As the javelin arcs across the grey sky and impales itself between my shoulder blades, I can hear the coaches, directors, and community screaming and wailing about how moving extra-curricular activities to after school would destroy their competitive edge and severely dampen chances of ever competing for or winning a state championship.  First, if the same rules are applied and enforced for everybody, I say that is hogwash, and second, I say, “So what?”  What are our priorities anyway?  Is it our priority to compete for and win state championships, or is it our priority to educate children to compete and flourish in a global society?  In America, I believe the answer is to do both, and that is why I believe that we already have the education system in place that we want for our children.  That is also why I believe it is ludicrous for our children to be compared to children from around the globe when our priorities are so different.  Only in the public school system in the United States is there a multiple system of educational priorities in place, so why should we worry about where we stand academically in the world when it is clear that educationally we march to the beat of a different drummer.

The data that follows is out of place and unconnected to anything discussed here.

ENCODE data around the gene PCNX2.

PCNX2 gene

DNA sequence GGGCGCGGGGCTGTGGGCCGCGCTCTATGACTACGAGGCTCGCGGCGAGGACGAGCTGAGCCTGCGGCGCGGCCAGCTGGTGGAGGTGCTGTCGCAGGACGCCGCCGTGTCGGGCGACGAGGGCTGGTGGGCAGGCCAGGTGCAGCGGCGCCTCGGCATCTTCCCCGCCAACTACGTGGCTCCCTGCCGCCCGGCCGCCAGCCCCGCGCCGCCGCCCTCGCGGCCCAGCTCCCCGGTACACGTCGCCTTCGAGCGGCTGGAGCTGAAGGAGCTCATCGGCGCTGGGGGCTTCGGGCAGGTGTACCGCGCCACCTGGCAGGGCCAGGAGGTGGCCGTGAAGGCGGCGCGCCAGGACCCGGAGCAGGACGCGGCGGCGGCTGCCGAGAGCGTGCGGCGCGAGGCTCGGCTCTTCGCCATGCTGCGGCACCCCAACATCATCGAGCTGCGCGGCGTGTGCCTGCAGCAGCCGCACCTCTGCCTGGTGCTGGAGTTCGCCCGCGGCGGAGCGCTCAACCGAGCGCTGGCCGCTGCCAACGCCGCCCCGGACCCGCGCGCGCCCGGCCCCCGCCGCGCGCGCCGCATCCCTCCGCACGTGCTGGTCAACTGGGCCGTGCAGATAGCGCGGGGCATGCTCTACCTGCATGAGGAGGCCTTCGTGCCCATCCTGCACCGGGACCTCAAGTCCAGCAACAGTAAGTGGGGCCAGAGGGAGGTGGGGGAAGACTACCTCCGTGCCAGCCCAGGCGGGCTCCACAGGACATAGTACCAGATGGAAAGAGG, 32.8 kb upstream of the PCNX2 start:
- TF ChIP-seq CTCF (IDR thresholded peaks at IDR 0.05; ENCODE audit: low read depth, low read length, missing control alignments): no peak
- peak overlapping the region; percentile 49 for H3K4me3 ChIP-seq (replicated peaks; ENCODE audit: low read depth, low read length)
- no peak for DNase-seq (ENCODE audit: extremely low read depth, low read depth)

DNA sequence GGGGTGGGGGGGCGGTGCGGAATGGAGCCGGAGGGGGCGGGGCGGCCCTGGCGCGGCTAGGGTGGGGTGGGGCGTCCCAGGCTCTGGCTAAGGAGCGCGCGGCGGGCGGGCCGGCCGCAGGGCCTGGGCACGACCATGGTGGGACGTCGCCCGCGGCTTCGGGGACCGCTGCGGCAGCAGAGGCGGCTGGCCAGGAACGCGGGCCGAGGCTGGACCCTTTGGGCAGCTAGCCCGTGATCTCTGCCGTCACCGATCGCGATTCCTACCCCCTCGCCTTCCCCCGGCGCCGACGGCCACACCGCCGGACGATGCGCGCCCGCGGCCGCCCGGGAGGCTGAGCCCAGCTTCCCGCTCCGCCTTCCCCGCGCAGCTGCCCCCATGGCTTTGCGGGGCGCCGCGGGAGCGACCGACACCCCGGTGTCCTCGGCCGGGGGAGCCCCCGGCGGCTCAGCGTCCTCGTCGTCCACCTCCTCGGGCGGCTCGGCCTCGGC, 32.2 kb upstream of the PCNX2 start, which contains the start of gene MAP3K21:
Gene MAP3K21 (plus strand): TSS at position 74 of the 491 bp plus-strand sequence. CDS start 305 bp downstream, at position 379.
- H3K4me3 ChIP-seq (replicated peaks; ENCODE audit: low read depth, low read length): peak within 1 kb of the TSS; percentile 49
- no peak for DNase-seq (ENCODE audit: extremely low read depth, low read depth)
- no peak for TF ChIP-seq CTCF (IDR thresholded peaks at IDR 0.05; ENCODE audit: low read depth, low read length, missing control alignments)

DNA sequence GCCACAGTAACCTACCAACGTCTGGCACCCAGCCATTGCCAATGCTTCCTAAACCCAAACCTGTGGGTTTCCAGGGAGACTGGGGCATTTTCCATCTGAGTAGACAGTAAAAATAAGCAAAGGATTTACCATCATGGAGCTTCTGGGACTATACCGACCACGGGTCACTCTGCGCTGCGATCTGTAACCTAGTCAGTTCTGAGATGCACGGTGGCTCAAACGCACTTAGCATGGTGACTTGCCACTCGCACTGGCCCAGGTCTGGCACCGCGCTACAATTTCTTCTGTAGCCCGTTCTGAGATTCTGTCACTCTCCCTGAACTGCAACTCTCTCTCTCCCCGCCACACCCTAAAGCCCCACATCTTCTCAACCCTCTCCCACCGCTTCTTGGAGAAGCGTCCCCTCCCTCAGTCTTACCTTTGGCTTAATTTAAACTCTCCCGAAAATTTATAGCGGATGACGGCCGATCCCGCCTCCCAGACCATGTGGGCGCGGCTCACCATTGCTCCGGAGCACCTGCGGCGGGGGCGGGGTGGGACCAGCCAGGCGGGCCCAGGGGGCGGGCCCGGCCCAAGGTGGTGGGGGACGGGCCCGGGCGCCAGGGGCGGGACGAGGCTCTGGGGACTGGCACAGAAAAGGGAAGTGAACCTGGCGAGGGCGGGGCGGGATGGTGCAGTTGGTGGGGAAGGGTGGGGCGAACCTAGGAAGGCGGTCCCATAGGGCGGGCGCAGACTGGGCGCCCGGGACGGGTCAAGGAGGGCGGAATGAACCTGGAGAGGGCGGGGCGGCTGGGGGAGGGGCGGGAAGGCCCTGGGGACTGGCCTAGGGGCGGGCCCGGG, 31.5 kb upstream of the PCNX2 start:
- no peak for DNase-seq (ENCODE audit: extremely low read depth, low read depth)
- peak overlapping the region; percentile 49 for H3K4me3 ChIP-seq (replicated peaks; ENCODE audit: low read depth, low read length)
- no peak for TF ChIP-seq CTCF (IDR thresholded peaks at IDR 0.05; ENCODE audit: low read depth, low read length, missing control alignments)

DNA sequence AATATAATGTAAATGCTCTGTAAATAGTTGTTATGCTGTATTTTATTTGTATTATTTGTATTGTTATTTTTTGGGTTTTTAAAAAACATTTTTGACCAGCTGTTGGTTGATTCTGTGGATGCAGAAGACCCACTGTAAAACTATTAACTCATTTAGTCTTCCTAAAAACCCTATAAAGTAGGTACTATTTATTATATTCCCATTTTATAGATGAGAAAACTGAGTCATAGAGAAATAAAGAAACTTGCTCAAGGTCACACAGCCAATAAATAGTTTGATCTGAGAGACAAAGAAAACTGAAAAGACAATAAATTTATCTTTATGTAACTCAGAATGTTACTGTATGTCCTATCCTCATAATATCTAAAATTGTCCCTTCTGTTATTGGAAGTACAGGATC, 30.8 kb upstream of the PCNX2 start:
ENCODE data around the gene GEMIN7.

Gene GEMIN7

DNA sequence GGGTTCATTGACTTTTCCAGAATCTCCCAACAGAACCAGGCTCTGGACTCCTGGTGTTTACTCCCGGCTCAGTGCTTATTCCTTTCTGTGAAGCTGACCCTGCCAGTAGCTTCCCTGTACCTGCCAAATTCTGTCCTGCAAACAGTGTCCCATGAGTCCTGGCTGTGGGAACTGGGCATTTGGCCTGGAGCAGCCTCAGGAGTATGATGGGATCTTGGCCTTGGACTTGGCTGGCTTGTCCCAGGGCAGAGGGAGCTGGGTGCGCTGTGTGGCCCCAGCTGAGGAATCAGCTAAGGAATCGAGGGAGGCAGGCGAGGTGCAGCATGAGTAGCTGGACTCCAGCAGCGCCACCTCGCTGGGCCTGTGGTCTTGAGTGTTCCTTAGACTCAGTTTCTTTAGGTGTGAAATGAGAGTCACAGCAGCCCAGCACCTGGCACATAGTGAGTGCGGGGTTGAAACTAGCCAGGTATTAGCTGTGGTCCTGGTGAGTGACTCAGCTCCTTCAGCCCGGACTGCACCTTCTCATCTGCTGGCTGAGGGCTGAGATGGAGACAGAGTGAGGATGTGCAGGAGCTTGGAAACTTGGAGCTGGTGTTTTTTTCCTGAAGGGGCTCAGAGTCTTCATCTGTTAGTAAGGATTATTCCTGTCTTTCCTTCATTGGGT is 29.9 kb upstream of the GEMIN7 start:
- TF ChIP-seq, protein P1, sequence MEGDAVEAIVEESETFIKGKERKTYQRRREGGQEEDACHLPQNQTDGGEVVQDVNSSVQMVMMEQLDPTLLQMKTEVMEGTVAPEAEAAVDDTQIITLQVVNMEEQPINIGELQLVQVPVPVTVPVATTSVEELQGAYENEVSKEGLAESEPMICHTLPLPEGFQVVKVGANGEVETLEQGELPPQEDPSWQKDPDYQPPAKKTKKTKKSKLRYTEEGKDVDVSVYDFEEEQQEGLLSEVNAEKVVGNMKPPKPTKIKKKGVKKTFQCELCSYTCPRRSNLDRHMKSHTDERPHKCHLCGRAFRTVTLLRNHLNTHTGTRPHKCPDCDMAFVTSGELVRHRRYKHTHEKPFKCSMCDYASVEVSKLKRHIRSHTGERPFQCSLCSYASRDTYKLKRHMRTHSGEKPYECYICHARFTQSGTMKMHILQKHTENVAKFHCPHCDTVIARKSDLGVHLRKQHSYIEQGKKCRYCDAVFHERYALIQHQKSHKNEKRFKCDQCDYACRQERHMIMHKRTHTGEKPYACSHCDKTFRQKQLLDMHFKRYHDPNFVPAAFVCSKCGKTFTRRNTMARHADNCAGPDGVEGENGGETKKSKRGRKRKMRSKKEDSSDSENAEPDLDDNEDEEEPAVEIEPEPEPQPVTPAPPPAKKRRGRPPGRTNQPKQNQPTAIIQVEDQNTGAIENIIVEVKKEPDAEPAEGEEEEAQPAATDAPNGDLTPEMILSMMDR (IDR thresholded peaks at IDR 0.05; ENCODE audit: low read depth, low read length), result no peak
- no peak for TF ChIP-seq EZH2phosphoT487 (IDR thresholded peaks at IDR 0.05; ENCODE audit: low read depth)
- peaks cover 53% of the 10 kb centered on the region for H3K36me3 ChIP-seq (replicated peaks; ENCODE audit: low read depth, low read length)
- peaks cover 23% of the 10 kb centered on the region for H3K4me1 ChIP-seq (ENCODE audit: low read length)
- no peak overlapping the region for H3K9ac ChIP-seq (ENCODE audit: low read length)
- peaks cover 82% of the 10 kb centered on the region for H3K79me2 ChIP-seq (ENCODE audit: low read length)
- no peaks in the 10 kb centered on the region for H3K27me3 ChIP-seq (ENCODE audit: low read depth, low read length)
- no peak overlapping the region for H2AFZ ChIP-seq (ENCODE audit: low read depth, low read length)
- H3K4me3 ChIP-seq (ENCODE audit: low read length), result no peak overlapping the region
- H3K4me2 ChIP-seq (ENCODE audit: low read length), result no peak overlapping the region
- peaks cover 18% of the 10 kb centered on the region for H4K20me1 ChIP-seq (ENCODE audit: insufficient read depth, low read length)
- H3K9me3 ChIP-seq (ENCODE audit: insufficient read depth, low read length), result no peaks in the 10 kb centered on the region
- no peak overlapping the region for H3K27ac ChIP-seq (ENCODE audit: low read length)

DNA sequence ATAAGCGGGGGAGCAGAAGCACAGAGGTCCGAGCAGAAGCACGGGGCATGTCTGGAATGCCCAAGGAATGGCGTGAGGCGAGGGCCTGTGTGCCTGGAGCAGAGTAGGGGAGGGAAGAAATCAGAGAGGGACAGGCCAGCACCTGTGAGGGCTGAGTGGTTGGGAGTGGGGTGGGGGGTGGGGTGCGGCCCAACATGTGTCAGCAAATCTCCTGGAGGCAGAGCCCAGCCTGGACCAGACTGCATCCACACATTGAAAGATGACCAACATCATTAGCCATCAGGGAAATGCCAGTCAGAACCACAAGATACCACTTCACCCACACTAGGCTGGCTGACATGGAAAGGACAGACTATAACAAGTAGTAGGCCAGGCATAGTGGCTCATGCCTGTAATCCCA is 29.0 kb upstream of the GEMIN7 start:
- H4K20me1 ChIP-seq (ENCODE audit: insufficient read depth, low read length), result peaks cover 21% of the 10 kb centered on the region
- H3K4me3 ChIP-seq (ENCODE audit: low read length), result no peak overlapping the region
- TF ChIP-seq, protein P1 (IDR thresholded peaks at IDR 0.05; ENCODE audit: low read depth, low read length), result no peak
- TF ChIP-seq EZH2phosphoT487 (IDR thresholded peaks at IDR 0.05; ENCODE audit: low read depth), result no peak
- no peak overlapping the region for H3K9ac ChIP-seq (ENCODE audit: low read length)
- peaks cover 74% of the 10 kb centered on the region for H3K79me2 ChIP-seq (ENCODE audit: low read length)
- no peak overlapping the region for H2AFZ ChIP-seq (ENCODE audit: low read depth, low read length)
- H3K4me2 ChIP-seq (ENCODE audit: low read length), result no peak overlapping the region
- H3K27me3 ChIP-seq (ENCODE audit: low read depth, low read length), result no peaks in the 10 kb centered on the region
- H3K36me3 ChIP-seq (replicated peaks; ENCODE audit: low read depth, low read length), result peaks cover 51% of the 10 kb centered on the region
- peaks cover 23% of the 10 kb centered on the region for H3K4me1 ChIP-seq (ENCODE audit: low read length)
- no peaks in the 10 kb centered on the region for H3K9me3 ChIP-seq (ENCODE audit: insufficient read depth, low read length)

America’s multiple priorities in education makes world comparisons irrelevant.  However, rankings, lists, and comparisons are all part of our 21st Century culture.  The news media, politicians, and late night TV hosts would be lost without a top ten or a top twenty-five list, but are those lists really fair?  Of course not!  For a fair assessment of where American children stand in the world, the assessment instruments must be updated.  PISA, TIMMS, and other tests used to rank students should be revamped to include not only academics but athletic and artistic performance proficiency as well.  By developing a formula that calculates student success based on academic achievement, athletic achievement, and artistic achievement as proficiency measures, a more accurate picture of how American children compare to the children of the world could be fairly determined.  Heck, in the absence of a test to measure athletic proficiency, we could always average in medal numbers from the winter and summer Olympics, and for artistic achievement, we could factor in scores from school age versions of American Idol, The Voice, and maybe even a teen version of Dancing with the Stars.  If such revolutionary revisions were made to PISA and TIMMS, I believe American children could once again take their rightful place at the top of the rankings.  If America’s true priorities were factored into the assessment mix, I doubt seriously if Finland, Japan, Germany or any other country would ever kick our butts again on the PISA or TIMMS assessments.  It is time we stopped being judged by the priorities of the rest of the world, and started being judged on American priorities.